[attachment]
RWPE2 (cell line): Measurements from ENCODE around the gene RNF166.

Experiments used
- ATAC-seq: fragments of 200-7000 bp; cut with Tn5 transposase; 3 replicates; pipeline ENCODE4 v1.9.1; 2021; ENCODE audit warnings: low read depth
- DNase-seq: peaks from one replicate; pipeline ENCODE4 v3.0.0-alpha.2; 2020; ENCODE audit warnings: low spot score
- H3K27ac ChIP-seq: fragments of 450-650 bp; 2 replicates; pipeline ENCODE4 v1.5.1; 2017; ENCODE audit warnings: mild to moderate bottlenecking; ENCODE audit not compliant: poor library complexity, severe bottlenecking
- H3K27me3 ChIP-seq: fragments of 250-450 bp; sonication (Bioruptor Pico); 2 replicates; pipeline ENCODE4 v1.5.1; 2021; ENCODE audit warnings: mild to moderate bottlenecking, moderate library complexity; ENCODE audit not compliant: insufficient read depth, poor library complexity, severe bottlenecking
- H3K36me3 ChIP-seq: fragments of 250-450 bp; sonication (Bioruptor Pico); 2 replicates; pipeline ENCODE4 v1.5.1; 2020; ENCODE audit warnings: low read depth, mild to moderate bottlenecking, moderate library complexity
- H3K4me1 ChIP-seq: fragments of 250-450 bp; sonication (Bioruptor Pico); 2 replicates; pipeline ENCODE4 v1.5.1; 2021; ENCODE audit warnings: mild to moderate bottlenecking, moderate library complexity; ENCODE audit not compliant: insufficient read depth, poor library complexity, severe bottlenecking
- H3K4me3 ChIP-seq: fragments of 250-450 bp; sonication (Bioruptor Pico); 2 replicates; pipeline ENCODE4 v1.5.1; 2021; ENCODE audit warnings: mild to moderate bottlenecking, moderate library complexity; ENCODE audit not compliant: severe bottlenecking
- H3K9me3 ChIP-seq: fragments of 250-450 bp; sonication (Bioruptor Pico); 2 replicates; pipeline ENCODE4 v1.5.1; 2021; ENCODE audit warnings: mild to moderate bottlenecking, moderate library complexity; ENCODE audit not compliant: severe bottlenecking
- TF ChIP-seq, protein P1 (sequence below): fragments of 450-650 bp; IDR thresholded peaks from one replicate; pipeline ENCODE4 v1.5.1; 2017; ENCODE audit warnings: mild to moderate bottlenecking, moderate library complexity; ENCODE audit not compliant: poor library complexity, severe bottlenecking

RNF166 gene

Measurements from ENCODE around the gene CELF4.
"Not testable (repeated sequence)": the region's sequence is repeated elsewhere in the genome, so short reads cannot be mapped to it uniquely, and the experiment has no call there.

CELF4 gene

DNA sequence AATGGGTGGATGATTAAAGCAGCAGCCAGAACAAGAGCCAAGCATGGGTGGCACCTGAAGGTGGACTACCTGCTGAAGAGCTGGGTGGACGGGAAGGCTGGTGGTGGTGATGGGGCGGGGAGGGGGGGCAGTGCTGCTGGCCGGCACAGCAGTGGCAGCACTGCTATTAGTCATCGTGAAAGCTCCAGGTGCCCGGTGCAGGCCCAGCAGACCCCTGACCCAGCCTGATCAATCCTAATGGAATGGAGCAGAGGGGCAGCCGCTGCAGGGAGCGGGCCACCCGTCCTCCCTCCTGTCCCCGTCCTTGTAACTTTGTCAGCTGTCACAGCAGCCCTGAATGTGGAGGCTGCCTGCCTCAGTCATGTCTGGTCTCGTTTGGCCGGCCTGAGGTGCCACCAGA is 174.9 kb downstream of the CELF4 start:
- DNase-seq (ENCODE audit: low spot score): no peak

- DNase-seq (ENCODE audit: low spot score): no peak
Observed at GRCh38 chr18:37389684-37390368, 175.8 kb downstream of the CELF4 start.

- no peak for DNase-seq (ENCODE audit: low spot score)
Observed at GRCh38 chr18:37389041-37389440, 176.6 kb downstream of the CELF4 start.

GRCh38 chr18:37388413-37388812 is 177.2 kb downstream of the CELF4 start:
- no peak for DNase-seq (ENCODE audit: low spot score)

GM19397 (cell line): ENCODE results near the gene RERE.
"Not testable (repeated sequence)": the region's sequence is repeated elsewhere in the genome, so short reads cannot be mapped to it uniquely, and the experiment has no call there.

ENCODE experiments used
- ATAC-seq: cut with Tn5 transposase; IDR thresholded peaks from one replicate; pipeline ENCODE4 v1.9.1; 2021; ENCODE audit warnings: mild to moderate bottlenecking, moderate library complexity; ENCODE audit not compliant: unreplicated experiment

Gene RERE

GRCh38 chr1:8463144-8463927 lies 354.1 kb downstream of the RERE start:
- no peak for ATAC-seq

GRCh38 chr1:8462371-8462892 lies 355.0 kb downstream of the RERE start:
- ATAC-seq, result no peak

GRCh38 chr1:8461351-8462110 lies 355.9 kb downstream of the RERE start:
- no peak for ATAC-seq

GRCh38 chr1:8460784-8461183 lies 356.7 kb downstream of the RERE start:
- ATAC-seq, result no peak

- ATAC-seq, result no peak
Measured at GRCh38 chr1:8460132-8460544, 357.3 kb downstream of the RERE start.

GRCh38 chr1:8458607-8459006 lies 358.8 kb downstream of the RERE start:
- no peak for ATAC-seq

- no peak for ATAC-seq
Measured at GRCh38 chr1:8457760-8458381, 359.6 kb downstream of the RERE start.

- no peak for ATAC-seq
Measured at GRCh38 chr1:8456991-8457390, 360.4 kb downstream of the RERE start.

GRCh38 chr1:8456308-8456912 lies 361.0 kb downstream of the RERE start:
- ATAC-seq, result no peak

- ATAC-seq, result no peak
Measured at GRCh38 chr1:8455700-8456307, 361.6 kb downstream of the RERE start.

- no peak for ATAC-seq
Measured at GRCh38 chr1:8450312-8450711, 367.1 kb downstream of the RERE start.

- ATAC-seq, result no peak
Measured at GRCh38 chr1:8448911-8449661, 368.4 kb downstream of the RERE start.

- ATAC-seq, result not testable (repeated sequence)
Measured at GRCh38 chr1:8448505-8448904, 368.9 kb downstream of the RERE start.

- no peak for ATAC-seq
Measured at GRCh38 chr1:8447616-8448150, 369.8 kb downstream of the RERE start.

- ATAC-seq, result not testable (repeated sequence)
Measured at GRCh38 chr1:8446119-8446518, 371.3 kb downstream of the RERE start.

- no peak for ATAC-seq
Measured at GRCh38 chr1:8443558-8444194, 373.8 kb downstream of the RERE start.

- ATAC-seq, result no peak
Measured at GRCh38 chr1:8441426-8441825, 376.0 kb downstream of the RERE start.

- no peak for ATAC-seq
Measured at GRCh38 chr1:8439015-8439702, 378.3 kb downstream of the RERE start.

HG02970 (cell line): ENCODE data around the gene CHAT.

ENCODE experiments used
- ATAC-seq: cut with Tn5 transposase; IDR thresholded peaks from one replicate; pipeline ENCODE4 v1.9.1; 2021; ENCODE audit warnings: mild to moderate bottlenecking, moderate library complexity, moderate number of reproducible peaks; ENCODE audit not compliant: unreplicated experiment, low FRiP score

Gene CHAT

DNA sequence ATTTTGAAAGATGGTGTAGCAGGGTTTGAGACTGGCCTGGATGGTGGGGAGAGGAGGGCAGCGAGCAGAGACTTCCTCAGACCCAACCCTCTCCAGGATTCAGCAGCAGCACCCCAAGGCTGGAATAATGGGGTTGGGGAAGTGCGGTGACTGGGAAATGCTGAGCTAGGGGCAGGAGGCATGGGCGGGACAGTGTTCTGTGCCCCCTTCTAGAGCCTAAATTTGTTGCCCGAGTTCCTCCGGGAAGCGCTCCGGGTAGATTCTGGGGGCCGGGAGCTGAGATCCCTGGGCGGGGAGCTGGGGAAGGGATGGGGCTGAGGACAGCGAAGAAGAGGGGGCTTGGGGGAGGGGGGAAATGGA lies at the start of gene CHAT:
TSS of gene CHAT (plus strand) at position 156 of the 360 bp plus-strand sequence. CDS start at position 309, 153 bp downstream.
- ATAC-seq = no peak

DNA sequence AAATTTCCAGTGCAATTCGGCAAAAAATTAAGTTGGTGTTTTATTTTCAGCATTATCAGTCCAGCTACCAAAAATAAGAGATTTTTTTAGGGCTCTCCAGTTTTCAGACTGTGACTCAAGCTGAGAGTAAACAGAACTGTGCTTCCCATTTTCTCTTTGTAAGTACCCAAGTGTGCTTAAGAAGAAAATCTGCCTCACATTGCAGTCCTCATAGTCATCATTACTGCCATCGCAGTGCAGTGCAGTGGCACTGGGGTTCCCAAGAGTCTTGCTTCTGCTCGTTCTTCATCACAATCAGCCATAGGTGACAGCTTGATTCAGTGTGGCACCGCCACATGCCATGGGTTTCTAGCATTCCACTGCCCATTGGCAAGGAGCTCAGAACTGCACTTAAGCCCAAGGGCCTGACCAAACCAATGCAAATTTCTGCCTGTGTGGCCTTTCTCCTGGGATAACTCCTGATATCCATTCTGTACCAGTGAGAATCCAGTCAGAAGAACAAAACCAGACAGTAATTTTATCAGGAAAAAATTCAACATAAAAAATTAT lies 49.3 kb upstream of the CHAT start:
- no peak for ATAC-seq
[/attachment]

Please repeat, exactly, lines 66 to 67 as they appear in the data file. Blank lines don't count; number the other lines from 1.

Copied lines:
ENCODE experiments used
- ATAC-seq: cut with Tn5 transposase; IDR thresholded peaks from one replicate; pipeline ENCODE4 v1.9.1; 2021; ENCODE audit warnings: mild to moderate bottlenecking, moderate library complexity, moderate number of reproducible peaks; ENCODE audit not compliant: unreplicated experiment, low FRiP score